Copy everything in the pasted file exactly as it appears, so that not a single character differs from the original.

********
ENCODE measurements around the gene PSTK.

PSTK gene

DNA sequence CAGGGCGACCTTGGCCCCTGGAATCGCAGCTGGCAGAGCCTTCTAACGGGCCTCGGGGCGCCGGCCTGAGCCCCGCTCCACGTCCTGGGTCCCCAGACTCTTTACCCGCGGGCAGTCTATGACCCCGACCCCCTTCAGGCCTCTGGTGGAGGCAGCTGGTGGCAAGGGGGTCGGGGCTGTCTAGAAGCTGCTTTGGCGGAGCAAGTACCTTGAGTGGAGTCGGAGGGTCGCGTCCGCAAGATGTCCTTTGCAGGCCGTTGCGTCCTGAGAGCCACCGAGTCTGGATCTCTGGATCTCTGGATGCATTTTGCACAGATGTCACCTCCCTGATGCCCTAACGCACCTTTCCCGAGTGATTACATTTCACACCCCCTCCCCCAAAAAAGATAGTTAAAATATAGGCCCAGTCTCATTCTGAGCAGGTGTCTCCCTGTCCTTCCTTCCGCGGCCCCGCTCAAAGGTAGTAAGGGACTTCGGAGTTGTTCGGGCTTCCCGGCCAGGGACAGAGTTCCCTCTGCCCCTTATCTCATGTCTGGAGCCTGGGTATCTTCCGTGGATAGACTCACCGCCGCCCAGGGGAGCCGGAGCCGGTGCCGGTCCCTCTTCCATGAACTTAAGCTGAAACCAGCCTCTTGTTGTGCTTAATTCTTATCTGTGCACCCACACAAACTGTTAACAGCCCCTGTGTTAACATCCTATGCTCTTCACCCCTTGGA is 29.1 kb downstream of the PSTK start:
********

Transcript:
ENCODE measurements around the gene PSTK.

PSTK gene

DNA sequence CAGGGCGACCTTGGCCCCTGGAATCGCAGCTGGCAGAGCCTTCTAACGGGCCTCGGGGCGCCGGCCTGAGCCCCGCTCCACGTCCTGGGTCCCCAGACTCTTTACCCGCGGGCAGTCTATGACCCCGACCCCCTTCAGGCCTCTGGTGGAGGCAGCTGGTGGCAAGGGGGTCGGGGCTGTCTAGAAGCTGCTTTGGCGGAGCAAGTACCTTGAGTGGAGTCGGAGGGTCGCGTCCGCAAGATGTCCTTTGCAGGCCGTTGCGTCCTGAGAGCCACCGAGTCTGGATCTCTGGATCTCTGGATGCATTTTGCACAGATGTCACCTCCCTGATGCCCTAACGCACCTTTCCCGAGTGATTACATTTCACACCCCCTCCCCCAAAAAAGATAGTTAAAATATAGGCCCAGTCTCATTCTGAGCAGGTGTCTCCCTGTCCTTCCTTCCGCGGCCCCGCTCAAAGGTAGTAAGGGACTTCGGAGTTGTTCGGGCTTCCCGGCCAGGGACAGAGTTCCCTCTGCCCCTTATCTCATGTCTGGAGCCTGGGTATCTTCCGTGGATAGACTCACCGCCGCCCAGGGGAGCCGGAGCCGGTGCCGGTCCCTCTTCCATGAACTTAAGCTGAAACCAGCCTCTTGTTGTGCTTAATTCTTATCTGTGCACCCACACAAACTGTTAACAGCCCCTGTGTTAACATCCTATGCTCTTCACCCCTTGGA is 29.1 kb downstream of the PSTK start: